Story written by Franklin Rayeski – Please do not use without crediting me
I was a poor man that lived off of the bare minimum. Everything from my food to my apartment was plain and minimal. My day jobs could never give me the luxurious life I had always envisioned. I was an artist, too and I stole paper and pens and whatever else from whomever I could—all for the sake of fulfilling my passion. I lived like this for a long time, until Nameless came along.
Nameless was the name I bestowed upon my favorite caricature. I drew him into everything I created; he was my muse. His design was very distinct: he was skinny with long appendages and his eyes were glossy and pale and empty. His eyes were only features on his face, everything else was blank. He was the noseless, mouthless, earless Nameless.
I don’t really recall when I first drew him—he just showed up one day at the corner of my sketchbook. Days after days passed and I saw him repeatedly appear in the corner of everything. So I started drawing him in the very center of the page. He’d do so many things there; he’d read, write, cry, laugh and wish upon shooting stars. I grew very fond of him quickly and couldn’t contain the joy I felt when I carried him from my mind, out my pen and onto my canvas. Nameless was the center point in which I revolved my life around.
Our bond, though, grew stronger and I couldn’t stop drawing him. I wouldn’t eat or sleep until a perfect portrait of him was created. It had to be perfect, from the shading to the line work to the watercolor backgrounds. I worked for long, strenuous days, sometimes breaking down and crying over simple mistakes. This overwhelming desire would eat at me and I’d hallucinate phantasms that’d crawl across the walls. The pressure and stress would weigh down on me and, for many moments, I couldn’t breathe or move or think. But, somehow, I managed to carry on.
After weeks of starvation and sleep deprivation, I finished Nameless’ perfect portrait. To celebrate, I ate four meals in one sitting and slept for a whole day straight. When I was fully rested and fed, I went back to my masterpiece; I wanted to see it’s brilliance with fresh eyes; I wanted it to take my breath away—and that it did.
It was ugly. It was lopsided and contorted. The colors didn’t mix well, everything was a washed-out faded grey and Nameless sat at the center of a disaster. I remember screaming at it. I remember tears flooding my eyes as I smashed whatever furniture I had. I threw things, I spat, and I grabbed hold of the canvas, ripped the portrait apart and burned it. And after I burned the portrait, I burned the apartment and after I burned the apartment, I burned myself.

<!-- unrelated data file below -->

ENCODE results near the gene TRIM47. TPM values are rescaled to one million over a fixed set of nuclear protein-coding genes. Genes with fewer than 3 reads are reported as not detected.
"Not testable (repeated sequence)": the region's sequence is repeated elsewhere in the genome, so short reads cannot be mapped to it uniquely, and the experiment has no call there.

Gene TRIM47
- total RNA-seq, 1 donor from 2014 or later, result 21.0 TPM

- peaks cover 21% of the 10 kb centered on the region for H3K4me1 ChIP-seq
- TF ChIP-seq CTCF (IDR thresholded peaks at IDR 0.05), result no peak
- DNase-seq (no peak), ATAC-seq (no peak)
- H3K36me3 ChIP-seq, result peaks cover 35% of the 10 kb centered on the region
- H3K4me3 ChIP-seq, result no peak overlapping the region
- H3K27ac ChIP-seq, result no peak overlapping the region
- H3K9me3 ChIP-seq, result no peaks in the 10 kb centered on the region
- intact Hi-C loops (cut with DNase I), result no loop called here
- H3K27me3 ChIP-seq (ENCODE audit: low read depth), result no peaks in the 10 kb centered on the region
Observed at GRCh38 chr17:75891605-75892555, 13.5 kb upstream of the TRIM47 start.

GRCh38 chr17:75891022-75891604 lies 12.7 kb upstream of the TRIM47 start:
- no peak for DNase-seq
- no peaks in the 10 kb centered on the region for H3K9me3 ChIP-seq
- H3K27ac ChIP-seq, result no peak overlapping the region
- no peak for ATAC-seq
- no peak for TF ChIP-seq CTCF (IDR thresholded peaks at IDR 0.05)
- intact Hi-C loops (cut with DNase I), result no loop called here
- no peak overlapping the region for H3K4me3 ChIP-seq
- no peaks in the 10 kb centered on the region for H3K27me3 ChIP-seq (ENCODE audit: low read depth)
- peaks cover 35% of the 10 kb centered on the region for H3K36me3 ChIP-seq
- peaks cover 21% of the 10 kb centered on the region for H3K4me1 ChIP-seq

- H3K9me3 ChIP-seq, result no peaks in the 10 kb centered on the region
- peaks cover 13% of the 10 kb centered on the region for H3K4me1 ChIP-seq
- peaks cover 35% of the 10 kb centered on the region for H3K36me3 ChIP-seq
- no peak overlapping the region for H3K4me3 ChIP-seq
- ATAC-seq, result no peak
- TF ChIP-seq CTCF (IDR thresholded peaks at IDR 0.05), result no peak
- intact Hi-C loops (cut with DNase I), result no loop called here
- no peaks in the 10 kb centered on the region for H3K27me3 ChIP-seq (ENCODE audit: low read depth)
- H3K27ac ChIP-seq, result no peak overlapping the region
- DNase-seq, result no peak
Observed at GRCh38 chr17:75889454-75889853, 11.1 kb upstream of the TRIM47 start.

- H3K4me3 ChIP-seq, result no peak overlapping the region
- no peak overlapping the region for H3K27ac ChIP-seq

The whole place was up in a crimson flame and I laid on the floor and breathed in all of the toxins; I was ready to leave this foul earth. But someone saved me; some hero-in-the-making broke in and dragged me outside and resuscitated me. I was in a black tunnel and the light at the end of it faded away as I burst back into reality.
I was alive; I drank the air as if I had never felt it before; I devoured the smell of freshly lain dew; I listened wholeheartedly to the sound of chattering birds; I was alive. The gloom of Nameless was gone and I could feel a new chapter of my life opening up. Thoughts rushed through my head as I headed through the town. I thought of all the artwork I could make; I could create beautiful landscapes and remind the whole world about the wonders of living. In the moment, my heart was filling up with joy—fattening up and readying itself to burst.
A hand snatched me from the streets and pulled me into the darkness. I struggled and saw a masked man with a sharp barb between his fingers. I tried to fight back but all was futile in the end. My eyes were fixed onto the moon as his blade gouged into my ears, plucking the sound out of this world. Then all the smells vanished and then the taste of the night disappeared. Pain pulsated through me and gushed out my ears and nose and mouth, decorating the streets in blood. The shadow of the man left me on the stone pathway and I laid there, suffocating in sanguine, until falling back into darkness.
Thrice I had been engulfed in darkness and thrice I had awoken to light. The world was a blurry hum; it was scentless and tasteless, too. I had awoken into a hospital dressed in a plain patient gown and had tubes emitting from my anorexic arms. I saw people around me, moving their lips and looking at me from time to time—I only saw them, no other sensation was present. They handed me a paper explaining that the assailant had robbed me of sound, taste and scent. I felt the inside of my mouth and my tongue was missing, I felt my nose but it was missing and my ears felt empty. Everything was stitched up with a tight bow.
They eventually let me leave and I left as a silent shadow of the man I was before. I walked through crowds of people and saw all of the forbidden senses I was deprived of. I dragged myself to a small park in the center of the town and picked a patch of grass to lie on. I gazed up at the stars then gazed back at some passing vehicles. Tears flooded out of me as I shrieked silently. I was now nothing but a being of sight; noseless, mouthless, earless, scentless, soundless, tasteless, nameless.